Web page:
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NEUROIMAGING OF IDIOPATHIC REM SLEEP BEHAVIOR DISORDER
  1. Michal Rolinski1,
  2. Ludovica Griffanti2,
  3. Konrad Szewczyk-Krolikowski1,
  4. Ricarda Menke2,
  5. Timothy Quinnell3,
  6. Zenobia Zaiwalla4,
  7. Clare Mackay5,
  8. Michele Hu1
  1. 1Nuffield Department of Clinical Neurosciences, University of Oxford
  2. 2Centre for the Functional MRI of the Brain, University of Oxford
  3. 3Respiratory Support and Sleep Centre, Papworth Hospital
  4. 4Department of Clinical Neurophysiology, John Radcliffe Hospital
  5. 5Department of Psychiatry, University of Oxford.

Abstract

Introduction Resting-state functional magnetic resonance imaging (rs-fMRI) studies have previously shown significantly impaired connectivity in patients within the early motor phase of Parkinson's disease. Is it possible to detect the same imaging signature of Parkinson's in RBD subjects, before a clinical diagnosis of Parkinson's disease is established?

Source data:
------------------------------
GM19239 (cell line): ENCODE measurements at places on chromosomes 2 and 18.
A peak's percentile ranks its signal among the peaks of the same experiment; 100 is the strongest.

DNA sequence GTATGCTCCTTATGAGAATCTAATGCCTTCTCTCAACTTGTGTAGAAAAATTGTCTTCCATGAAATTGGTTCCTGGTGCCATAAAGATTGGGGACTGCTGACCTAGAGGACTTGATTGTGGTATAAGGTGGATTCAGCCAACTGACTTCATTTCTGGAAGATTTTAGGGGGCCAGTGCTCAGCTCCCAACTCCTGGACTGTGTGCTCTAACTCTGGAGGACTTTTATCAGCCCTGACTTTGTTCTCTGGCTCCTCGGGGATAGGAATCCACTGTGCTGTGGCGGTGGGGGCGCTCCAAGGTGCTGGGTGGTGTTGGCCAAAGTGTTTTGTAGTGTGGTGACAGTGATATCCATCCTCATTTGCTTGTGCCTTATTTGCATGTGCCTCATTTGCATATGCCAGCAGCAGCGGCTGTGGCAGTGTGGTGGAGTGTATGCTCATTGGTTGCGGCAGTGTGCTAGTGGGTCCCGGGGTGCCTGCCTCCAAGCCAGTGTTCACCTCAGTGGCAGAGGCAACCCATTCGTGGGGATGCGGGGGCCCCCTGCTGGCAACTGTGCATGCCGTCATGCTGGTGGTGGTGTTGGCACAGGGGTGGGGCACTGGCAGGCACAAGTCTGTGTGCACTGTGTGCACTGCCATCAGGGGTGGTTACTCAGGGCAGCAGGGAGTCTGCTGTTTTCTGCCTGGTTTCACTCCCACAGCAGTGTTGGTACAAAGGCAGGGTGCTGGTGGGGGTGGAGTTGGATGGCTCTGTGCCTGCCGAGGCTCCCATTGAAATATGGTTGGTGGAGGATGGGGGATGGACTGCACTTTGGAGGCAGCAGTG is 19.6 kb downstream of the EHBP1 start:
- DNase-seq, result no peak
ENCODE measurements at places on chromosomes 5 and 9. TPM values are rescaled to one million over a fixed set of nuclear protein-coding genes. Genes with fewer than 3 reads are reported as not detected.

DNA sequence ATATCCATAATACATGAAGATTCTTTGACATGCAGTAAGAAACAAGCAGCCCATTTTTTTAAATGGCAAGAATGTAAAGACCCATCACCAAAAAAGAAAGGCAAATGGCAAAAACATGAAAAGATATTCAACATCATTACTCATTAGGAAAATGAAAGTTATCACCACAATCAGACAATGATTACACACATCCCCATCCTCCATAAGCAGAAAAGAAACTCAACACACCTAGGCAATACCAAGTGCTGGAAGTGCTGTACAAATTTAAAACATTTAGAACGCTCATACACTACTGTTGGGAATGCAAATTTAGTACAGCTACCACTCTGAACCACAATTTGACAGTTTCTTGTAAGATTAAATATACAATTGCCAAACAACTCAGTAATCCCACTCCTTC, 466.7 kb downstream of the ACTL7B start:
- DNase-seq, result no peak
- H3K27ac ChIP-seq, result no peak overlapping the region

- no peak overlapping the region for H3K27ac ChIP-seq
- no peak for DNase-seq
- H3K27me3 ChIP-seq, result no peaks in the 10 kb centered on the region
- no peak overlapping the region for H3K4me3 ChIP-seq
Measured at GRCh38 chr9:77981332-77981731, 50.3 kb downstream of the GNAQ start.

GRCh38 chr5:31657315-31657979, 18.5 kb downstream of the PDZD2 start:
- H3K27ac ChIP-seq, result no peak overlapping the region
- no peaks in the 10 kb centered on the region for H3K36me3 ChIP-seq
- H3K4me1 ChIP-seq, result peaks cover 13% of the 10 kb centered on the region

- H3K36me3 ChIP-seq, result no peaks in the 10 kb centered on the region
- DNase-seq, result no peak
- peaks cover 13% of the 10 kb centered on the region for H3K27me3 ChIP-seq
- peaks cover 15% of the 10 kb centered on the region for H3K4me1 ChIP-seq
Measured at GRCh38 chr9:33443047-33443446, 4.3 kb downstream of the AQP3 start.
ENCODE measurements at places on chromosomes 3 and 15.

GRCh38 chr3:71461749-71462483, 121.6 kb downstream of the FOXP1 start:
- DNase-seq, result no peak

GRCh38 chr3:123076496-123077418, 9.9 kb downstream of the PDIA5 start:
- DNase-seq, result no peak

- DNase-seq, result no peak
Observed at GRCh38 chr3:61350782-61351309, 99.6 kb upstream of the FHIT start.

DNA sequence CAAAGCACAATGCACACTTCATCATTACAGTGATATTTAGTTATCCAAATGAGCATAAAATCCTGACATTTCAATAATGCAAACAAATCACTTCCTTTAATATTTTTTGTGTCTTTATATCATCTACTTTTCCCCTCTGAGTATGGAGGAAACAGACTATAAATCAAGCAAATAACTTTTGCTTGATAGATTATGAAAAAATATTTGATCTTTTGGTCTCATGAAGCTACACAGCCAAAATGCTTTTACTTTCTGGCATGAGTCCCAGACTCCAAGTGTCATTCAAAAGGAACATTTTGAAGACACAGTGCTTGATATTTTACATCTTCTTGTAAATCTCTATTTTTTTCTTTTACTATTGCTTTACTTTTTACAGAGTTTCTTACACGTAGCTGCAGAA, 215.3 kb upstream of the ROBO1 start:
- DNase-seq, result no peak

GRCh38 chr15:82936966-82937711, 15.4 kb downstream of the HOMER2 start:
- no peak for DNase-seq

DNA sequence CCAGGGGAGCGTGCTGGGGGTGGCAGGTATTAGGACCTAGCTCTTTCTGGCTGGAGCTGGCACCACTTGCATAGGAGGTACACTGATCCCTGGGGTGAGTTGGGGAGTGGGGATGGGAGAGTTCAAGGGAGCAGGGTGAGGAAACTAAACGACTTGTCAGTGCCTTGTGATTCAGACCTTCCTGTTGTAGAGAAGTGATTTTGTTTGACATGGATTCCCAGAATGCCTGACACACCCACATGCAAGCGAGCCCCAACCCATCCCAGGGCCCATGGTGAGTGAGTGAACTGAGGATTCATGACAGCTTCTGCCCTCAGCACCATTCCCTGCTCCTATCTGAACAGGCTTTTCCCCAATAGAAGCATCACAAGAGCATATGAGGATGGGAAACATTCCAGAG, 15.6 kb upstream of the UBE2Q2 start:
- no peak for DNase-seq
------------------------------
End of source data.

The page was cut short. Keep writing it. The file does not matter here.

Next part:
Methods Twenty-six patients with polysomnography-proven RBD and twenty-two age- and sex-matched healthy controls were recruited into the study. All subjects underwent a comprehensive structural and resting-state MRI protocol.

Results Voxel-based morphometry analysis did not yield any significant grey matter differences between the two groups. Similarly, no significant differences of fractional anisotropy were found using white matter tract analysis. Rs-fMRI revealed decreased coactivation within the basal ganglia network (involving the caudate, putamen, globus pallidus bilaterally) and the sensorimotor network (precentral gyrus) of patients with RBD. A small area of increased coactivation was found in the default mode network of patients with RBD.

Conclusions Our findings support the presence of basal ganglia dysfunction in patients with RBD, likely representing the prodromal stages of Parkinson's disease. Clinical and neuroimaging follow up is necessary to assess the clinical utility of resting state fMRI to predict the onset of Parkinson's disease in RBD subjects.

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